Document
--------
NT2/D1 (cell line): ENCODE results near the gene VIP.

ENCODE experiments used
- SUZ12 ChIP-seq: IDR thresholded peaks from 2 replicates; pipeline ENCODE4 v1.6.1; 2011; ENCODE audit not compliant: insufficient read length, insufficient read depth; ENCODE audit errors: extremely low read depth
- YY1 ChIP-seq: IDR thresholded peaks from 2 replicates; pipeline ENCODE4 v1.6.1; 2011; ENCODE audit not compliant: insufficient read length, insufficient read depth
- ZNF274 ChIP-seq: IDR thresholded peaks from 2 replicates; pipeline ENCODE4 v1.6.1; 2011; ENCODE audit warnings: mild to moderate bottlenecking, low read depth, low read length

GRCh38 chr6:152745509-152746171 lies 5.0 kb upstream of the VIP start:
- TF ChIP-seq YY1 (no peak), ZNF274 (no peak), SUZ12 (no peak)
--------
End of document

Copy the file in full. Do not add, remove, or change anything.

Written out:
NT2/D1 (cell line): ENCODE results near the gene VIP.

ENCODE experiments used
- SUZ12 ChIP-seq: IDR thresholded peaks from 2 replicates; pipeline ENCODE4 v1.6.1; 2011; ENCODE audit not compliant: insufficient read length, insufficient read depth; ENCODE audit errors: extremely low read depth
- YY1 ChIP-seq: IDR thresholded peaks from 2 replicates; pipeline ENCODE4 v1.6.1; 2011; ENCODE audit not compliant: insufficient read length, insufficient read depth
- ZNF274 ChIP-seq: IDR thresholded peaks from 2 replicates; pipeline ENCODE4 v1.6.1; 2011; ENCODE audit warnings: mild to moderate bottlenecking, low read depth, low read length

GRCh38 chr6:152745509-152746171 lies 5.0 kb upstream of the VIP start:
- TF ChIP-seq YY1 (no peak), ZNF274 (no peak), SUZ12 (no peak)